Gustavo Dudamel, the L.A. Phil’s newly anointed music director, who took over the helm of the orchestra last year from its previous wunderkind, Esa-Pekka Salonen, didn’t actually conduct the L.A. Phil much last year because of a heavy schedule of previous engagements.
So, in fact, this year is his de facto first year as the principal director, and, as such, he is slated to conduct many more concerts. One look at his schedule shows that no matter what other music he programs on a given concert, he almost without exception performs a modern work with the orchestra, many of which are world premieres.
His opening concert this past weekend, however, saw a very traditional program of all classical works, including Carl Maria Von Weber’s Overture to Der Freischutz, Beethoven’s Piano Concerto No. 4 in G, Op. 58 with Emanuel Ax as the soloist, and the Symphony No. 4 in D minor, Op. 120 by Robert Schumann.
Not only did all three composers’ lives overlap, but all three pieces were composed within about 30 years of one another. And each composer in his own right provided a bridge to the Romantic era.
In his short tenure as music director of the L.A Phil, Dudamel is already well known for championing new music, but it’s hard not to think that he still prefers the classical and romantic repertoire — that is, if his performance on Saturday night was any indication.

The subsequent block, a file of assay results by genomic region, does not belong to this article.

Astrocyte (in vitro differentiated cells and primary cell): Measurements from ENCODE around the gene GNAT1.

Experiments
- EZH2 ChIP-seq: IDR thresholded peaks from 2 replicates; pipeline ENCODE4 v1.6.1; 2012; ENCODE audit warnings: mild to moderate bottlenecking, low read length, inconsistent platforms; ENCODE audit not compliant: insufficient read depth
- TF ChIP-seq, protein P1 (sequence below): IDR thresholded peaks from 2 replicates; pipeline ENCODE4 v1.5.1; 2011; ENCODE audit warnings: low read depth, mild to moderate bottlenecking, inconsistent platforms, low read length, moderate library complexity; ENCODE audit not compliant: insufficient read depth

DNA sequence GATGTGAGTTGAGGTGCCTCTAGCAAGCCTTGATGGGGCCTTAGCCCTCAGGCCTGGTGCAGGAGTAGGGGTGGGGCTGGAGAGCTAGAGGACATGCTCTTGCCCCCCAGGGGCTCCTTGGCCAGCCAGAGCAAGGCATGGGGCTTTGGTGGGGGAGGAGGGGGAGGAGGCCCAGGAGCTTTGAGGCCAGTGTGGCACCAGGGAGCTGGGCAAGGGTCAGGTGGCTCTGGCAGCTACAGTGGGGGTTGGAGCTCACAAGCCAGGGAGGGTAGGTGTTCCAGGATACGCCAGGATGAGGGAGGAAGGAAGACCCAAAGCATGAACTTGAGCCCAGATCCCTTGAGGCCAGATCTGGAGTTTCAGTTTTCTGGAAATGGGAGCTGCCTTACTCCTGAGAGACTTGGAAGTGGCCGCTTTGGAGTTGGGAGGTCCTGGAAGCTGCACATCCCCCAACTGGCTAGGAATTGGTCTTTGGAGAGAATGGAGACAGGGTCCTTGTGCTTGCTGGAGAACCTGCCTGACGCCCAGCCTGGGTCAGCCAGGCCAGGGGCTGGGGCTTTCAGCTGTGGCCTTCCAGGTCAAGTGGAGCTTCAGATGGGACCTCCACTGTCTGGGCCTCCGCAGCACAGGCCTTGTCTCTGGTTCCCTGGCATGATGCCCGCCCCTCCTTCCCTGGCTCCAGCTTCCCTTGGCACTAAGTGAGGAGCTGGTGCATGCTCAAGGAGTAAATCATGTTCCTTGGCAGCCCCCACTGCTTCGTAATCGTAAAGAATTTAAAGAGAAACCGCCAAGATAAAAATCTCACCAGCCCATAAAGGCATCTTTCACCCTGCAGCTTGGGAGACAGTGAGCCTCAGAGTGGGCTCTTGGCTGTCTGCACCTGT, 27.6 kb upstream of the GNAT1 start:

Of course, each of the three pieces he selected is brilliant and looks like a lot of fun to conduct. And one thing you can say about Dudamel: he has fun on the podium if smiling while he works is any clue.
In all three selections, Dudamel sculpted the music and, as always, wasn’t afraid to exploit the dynamic extremes from the quietest of pianissimos to the loudest of fortissimos. In between, he crafted the music as he feels it, a distinctly different approach than his Nordic predecessor. Both approaches produce beautiful music, but Dudamel is admittedly more fun to watch.
After a splendid performance of the Weber, save for a few understandable horn flubs in the opening passage, Ax joined Dudamel on stage to perform the Beethoven fourth piano concerto. Ax, known in part for his interpretation of late romantic piano repertory, was equally at home with the Beethoven and showed that he could dazzle with the powerful passages as well as the delicate extended trills.
The evening concluded with the Schumann fourth symphony. Except for a few awkward places where the different sections of the orchestra didn’t come in exactly at the same time — a likely result of Schumann’s orchestration — Dudamel conducted with a precision that seems at odds with his emotional rendering. He resisted the temptation to rush the music in several places in the score (which, by the way, he did not use) thus making the symphony sound more expansive and, indeed, romantic than other versions.
All in all, the concert was a wonderful beginning to the 2010-11 season of the L.A. Phil.